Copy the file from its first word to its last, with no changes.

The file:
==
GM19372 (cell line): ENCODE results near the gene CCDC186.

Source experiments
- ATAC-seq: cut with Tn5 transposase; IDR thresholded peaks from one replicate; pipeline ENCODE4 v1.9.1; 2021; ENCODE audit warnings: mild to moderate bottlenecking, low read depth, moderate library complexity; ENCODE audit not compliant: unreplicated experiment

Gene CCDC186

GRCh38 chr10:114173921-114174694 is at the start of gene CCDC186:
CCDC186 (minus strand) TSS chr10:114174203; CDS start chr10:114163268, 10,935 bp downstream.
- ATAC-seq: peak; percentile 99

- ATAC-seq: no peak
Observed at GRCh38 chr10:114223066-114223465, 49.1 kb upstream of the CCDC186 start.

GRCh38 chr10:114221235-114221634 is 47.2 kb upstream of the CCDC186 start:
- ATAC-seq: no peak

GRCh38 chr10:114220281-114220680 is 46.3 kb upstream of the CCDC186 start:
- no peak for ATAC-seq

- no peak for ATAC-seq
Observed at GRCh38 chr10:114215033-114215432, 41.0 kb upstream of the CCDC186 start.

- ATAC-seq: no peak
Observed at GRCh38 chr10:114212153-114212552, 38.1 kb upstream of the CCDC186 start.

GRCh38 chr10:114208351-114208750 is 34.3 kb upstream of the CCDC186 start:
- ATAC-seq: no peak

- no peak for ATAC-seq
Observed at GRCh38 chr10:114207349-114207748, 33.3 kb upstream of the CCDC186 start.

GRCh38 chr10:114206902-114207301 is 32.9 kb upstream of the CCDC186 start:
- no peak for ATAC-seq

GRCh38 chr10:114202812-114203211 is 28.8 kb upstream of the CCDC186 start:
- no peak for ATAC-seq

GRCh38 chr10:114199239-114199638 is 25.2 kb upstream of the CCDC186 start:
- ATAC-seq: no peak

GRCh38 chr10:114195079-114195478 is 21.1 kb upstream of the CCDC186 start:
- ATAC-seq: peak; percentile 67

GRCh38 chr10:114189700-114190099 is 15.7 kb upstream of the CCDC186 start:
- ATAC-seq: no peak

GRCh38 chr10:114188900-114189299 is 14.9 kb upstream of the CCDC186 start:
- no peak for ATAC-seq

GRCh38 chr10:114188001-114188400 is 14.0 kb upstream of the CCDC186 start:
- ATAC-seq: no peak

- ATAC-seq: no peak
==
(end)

GM19372 (cell line): ENCODE results near the gene CCDC186.

Source experiments
- ATAC-seq: cut with Tn5 transposase; IDR thresholded peaks from one replicate; pipeline ENCODE4 v1.9.1; 2021; ENCODE audit warnings: mild to moderate bottlenecking, low read depth, moderate library complexity; ENCODE audit not compliant: unreplicated experiment

Gene CCDC186

GRCh38 chr10:114173921-114174694 is at the start of gene CCDC186:
CCDC186 (minus strand) TSS chr10:114174203; CDS start chr10:114163268, 10,935 bp downstream.
- ATAC-seq: peak; percentile 99

- ATAC-seq: no peak
Observed at GRCh38 chr10:114223066-114223465, 49.1 kb upstream of the CCDC186 start.

GRCh38 chr10:114221235-114221634 is 47.2 kb upstream of the CCDC186 start:
- ATAC-seq: no peak

GRCh38 chr10:114220281-114220680 is 46.3 kb upstream of the CCDC186 start:
- no peak for ATAC-seq

- no peak for ATAC-seq
Observed at GRCh38 chr10:114215033-114215432, 41.0 kb upstream of the CCDC186 start.

- ATAC-seq: no peak
Observed at GRCh38 chr10:114212153-114212552, 38.1 kb upstream of the CCDC186 start.

GRCh38 chr10:114208351-114208750 is 34.3 kb upstream of the CCDC186 start:
- ATAC-seq: no peak

- no peak for ATAC-seq
Observed at GRCh38 chr10:114207349-114207748, 33.3 kb upstream of the CCDC186 start.

GRCh38 chr10:114206902-114207301 is 32.9 kb upstream of the CCDC186 start:
- no peak for ATAC-seq

GRCh38 chr10:114202812-114203211 is 28.8 kb upstream of the CCDC186 start:
- no peak for ATAC-seq

GRCh38 chr10:114199239-114199638 is 25.2 kb upstream of the CCDC186 start:
- ATAC-seq: no peak

GRCh38 chr10:114195079-114195478 is 21.1 kb upstream of the CCDC186 start:
- ATAC-seq: peak; percentile 67

GRCh38 chr10:114189700-114190099 is 15.7 kb upstream of the CCDC186 start:
- ATAC-seq: no peak

GRCh38 chr10:114188900-114189299 is 14.9 kb upstream of the CCDC186 start:
- no peak for ATAC-seq

GRCh38 chr10:114188001-114188400 is 14.0 kb upstream of the CCDC186 start:
- ATAC-seq: no peak

- ATAC-seq: no peak